Friday, August 20, 2010


While welcoming the new students who joined IISc two weeks back, the associate director mentioned ""When we studied here, it used be biting-cold in August. We had steel cots with no bedsheet and lots of bed bugs. Imagine sleeping on it! The bed bugs have vanished, but the steel cots are still there." He also said that students put on weight in the first two months of stay here because of the good food in the messes but lose that weight when they are in the fourth year (or n+1th year) of graduate studies. Prof. Balaram mentioned how the 100th batch is special and went on to say that 101st batch will be even more special because it will be first batch that has undergraduates entering IISc.

The website for the undergraduate program is here. The official details can be found on the website. The website is modeled such that the left side links are stationary while the content in the right side links will be dynamic and change as the program develops. For example, recently the poster was designed, printed and mailed to 16,000 schools across the country. These posters (both the English and Hindi versions) are now downloadable from the website. The website does not look nice in Chrome but looks fine in other famous browsers. Some might find the "flowery" language in the introduction to be cliched but the faculty who wrote that means well. Much of it was actually written for a press release but much of it was removed before it was released to the press.

It is likely that most of the students admitted will be through KVPY, JEE, AIEEE etc. Thus, in most cases, they will qualify to get scholarship from DST through KVPY or through the INSPIRE program. IISc will not provide scholarship from its funds but the students can get the scholarships from DST and study in IISc. The 4-year program (originally suggested by the three science academies) is in the first in the country from a premier institute and it is likely that it will be considered equivalent to the five year M.Sc or the four year B.E/B.Tech program. Therefore, students will be eligible to write GATE/CSIR-JRF etc. Please note the word "likely" in the above paragraph because all this is yet to be approved by DST/MHRD etc.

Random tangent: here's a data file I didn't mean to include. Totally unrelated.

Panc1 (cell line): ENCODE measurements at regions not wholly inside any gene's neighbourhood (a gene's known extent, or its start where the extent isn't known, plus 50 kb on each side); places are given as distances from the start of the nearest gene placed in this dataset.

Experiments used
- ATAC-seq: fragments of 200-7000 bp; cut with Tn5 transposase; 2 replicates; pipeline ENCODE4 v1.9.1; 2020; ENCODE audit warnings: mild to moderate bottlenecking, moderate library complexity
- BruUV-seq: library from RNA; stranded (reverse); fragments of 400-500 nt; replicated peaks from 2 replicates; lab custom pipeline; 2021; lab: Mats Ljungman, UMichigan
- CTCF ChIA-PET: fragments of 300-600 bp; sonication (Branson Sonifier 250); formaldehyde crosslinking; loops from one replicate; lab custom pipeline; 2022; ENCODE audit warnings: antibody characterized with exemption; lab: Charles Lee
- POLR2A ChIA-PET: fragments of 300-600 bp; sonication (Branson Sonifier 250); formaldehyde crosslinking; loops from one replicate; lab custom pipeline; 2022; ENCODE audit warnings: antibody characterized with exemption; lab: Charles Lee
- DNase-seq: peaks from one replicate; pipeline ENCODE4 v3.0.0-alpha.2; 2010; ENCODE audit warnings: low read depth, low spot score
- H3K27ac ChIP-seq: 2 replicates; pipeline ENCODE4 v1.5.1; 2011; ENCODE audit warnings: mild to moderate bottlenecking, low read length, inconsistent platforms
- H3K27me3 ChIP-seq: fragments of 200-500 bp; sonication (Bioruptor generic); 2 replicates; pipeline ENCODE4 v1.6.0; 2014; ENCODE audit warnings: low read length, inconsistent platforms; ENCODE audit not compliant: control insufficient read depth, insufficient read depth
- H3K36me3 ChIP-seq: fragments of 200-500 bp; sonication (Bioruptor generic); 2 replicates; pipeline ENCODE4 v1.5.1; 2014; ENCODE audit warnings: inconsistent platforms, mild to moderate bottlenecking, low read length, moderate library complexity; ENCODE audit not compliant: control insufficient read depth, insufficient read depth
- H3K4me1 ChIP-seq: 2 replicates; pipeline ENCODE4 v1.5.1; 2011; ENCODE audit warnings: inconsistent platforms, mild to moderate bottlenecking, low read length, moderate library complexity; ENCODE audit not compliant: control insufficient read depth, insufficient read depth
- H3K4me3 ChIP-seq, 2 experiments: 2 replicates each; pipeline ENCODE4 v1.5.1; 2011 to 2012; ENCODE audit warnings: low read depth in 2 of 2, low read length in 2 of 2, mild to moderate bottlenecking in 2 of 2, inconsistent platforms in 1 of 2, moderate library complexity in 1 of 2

Many alumni have asked me why only materials and environmental science are offered and not in mechanical and electrical engineering. There are two primary reasons: there is no dire need to start undergraduate in engineering when IITs are doing an excellent job and the unwillingness of many engineering faculty to start such a program in the department.


Anonymous said...

I wish students would have given the choice to choose major and minor after 2.5 or 2 years in 4 year BS course. That way one having admission in Physics may end up with Mathematics as major. I dont know why in India we dont offer this option to students.
How can you expect from a 17/18 yrs old boy/girl to know where their passion lies.
let them take lot of elective courses across the disciplines and let them give the freedom to choose their majors.

Anonymous said...

Majors will be alloted only at the end of 1.5 to 2 years. The student will be free to choose the major and minor.

Anonymous said...

While this is a great development, do we know to what extent this is expected to increase the teaching load of the concerned faculty? You probably mention somewhere that the current teaching load for science and engg faculty is around 1.1 and 1.7 courses per semester. Thanks.

Giri@iisc said...

Increase of teaching load will vary. Most of the chemical engineering faculty, for example, are not going to teach any undergraduates, so there is no increase in teaching load.

For science, you can assume the following. There will be 3 courses with labs in the first three semesters, four courses in the fourth semester. It is assumed that the students will be integrated with the Integrated Ph.D program from the fifth semester. Thus, one guesses that the additional load will be around 7 to 10 courses per discipline. For example, in chemistry, these 7 to 10 courses have to be shared by among 45 faculty.



L said...

I am very interested in seeing if the science students take the Humanities courses seriously,for in IITs they usually do not barring maybe economics. Also, how are the humanities Depts at IISc?